Does it work? 

Miller’s 15 year record of beating the S&P elevated him to celebrity status among investment professionals. While commentators have since debated whether luck or skill was ultimately responsible, the Legg Mason Value Trust nevertheless produced a reported 830 percent cumulative return over 14 years. However, in the years that followed, Miller’s fortunes changed and the Value Trust went on to perform poorly. In particular, it was criticised for buying a handful of financial stocks far too early as the market crash was still unfolding. In 2008, Miller reiterated his commitment to value investing strategies but acknowledged “the best time to open an account with us has always been when we’ve had dismal performance, and the worst time has always been after a long run of excess returns”. 

From the source 

Unlike his investing guru peers, among them Peter Lynch and Martin Zweig, Miller has never written a book about his strategies although others have. In 2002, Janet Lowe wrote The Man Who Beats the S&P: Investing with Bill Miller, which received mixed reviews. Meanwhile, in Quantitative Equity Portfolio Management: An Active Approach to Portfolio Construction and Management, Ludwig B Chincarini and Daehwan Kim also discuss Miller’s investment approach. 

Perhaps the most accurate insight into Miller’s thinking and investment tactics are his commentaries in annual reports to Value Trust shareholders, beginning with his 2002 letter, which set the scene for his now-famous 15-year run.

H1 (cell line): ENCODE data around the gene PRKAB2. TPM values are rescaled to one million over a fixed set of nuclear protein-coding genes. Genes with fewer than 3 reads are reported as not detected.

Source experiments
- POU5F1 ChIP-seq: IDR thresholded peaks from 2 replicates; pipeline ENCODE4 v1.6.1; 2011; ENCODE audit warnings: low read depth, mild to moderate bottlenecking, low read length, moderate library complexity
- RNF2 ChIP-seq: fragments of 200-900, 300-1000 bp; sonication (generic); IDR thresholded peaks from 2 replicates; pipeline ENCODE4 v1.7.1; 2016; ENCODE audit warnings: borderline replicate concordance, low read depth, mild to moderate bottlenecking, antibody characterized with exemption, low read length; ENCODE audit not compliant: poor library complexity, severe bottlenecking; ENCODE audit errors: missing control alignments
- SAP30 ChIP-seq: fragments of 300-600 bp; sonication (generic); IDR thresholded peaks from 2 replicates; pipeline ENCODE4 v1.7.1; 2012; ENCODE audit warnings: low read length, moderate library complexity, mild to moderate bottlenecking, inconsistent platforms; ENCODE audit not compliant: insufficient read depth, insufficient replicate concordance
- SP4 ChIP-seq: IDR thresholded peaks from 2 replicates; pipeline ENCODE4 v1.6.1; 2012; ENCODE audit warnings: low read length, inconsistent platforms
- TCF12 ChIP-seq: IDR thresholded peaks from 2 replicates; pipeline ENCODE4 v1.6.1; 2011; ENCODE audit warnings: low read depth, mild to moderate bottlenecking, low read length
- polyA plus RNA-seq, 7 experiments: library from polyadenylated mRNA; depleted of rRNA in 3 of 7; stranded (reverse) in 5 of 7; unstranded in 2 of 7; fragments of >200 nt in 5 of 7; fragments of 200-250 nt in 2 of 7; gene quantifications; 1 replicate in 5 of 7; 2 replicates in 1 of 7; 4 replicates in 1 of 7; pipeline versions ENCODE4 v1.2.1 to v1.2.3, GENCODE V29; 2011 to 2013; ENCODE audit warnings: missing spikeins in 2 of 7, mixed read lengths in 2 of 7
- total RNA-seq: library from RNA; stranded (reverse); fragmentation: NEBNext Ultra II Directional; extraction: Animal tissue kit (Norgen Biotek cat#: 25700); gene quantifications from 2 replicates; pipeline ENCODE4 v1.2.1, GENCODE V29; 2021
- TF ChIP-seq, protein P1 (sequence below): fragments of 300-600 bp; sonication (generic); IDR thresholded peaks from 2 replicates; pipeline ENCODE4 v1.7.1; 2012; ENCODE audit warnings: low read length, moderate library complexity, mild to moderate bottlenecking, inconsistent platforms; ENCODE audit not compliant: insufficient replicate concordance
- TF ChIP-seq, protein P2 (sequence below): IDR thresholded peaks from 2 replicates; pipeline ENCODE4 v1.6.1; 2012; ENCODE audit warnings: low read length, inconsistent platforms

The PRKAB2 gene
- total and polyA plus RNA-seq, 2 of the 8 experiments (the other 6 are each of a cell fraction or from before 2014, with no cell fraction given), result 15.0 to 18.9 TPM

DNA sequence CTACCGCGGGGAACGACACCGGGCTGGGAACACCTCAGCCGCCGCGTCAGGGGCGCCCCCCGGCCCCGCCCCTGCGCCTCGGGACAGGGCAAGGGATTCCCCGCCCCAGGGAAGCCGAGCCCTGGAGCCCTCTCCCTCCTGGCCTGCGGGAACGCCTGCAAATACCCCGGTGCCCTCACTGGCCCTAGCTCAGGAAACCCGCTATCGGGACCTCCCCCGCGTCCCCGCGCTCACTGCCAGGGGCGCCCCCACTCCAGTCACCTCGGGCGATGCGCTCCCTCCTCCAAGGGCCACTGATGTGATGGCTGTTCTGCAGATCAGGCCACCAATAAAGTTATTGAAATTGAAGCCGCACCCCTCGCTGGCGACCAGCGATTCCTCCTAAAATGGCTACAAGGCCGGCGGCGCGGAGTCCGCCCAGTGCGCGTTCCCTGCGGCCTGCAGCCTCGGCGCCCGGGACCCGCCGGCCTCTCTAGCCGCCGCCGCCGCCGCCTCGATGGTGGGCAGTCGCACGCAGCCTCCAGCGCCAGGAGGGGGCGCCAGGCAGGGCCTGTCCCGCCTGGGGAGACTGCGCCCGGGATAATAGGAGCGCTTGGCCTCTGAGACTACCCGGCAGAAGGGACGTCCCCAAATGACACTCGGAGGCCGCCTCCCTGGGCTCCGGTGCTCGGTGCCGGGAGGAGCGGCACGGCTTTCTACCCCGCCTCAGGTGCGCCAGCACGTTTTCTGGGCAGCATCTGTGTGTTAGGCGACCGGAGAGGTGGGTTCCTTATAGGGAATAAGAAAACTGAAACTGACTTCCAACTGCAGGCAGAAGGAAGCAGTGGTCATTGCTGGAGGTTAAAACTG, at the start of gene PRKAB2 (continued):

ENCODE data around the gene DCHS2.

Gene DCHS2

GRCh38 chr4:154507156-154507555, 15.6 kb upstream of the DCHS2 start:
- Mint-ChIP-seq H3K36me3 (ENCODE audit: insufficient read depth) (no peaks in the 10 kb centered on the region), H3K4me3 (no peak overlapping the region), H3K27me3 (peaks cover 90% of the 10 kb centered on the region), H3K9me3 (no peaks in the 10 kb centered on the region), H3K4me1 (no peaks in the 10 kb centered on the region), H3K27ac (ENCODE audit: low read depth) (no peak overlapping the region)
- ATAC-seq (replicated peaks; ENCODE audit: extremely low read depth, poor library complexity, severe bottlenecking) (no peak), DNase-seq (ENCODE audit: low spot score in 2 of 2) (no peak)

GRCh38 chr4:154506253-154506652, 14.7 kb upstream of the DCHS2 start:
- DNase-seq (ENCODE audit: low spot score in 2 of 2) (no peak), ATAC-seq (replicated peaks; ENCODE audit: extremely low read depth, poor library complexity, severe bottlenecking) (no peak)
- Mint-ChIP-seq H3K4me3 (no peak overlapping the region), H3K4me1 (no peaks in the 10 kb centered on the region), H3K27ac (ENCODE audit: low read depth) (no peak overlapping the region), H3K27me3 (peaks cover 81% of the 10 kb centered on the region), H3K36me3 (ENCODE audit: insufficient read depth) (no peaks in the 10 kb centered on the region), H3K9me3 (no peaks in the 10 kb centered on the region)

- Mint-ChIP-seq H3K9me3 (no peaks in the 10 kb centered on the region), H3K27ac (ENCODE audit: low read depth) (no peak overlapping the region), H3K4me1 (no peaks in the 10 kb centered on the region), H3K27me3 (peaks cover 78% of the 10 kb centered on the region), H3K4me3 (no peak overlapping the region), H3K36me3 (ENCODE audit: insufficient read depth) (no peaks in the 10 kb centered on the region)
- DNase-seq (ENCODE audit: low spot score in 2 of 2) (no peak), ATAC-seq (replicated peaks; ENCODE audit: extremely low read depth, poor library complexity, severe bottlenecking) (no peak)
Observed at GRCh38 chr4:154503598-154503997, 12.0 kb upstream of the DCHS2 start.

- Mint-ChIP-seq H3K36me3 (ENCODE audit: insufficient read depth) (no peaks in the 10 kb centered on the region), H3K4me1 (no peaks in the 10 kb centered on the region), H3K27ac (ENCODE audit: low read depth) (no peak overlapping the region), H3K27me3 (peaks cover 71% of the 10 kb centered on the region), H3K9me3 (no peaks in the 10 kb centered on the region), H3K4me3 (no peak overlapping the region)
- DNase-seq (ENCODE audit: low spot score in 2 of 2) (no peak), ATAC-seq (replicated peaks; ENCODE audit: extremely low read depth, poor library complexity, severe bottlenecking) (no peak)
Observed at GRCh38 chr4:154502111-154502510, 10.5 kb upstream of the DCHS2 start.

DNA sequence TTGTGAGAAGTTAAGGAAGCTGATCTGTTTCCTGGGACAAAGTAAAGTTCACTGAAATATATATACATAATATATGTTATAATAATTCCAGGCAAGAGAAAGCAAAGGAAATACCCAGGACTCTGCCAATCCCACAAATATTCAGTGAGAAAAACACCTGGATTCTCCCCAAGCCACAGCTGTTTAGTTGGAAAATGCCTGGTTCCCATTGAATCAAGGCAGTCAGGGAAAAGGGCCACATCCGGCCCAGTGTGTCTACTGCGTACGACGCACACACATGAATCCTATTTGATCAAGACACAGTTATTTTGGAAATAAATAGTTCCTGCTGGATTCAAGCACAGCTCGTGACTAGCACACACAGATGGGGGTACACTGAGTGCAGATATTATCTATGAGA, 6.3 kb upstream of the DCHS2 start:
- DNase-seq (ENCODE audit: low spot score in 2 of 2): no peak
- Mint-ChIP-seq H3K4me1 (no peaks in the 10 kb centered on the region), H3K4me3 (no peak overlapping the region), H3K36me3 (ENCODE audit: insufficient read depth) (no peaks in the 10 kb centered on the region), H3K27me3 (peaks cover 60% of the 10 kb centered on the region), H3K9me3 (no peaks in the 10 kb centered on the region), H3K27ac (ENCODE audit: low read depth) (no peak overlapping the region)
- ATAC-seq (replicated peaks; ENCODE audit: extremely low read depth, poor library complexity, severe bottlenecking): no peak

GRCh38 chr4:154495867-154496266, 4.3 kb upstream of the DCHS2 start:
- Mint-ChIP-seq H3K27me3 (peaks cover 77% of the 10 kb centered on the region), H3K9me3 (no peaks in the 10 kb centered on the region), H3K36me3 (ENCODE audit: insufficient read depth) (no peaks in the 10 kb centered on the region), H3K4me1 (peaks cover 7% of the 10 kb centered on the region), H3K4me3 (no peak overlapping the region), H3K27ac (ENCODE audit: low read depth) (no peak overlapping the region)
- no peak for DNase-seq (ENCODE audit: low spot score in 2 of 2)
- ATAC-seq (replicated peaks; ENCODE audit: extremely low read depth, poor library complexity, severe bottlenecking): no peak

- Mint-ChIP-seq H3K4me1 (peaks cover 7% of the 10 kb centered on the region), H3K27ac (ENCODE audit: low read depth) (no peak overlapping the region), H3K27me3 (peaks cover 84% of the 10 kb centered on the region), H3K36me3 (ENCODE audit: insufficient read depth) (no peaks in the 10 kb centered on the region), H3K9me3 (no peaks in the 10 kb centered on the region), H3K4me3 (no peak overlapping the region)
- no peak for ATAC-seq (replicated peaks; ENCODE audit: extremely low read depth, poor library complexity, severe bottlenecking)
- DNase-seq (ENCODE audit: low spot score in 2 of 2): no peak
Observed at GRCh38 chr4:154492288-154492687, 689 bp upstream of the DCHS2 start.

Investment formula 

Stockopedia’s interpretation of Miller’s strategy is derived from the book Quantitative Equity Portfolio Management. Miller’s criteria are not easy to screen for in detail because much of his approach wasn’t purely quantitative. However, the criteria we use gives a representation of some of the qualities of companies that were akin to his style. 

  • Price /Free Cash Flow < 3
  • Free Cash Flow > FCF 1 Year Ago
  • Trailing Twelve Month (TTM) Price Earnings Growth (PEG) ratio < 1.5
  • Sales 5y CAGR % > 0
  • Rank ( Mkt Cap £m ) > 25%
  • Debt To Assets < Industry Group Median

 



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Disclaimer:  

As per our Terms of Use, Stockopedia is a financial news & data site, discussion forum and content aggregator. Our site should be used for educational & informational purposes only. We do not provide investment advice, recommendations or views as to whether an investment or strategy is suited to the investment needs of a specific individual. You should make your own decisions and seek independent professional advice before doing so. Remember: Shares can go down as well as up. Past performance is not a guide to future performance & investors may not get back the amount invested.


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About Ben Hobson

Ben Hobson

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Strategies Editor at Stockopedia.  I make sure that Stockopedia is delivering the features that its members want to see.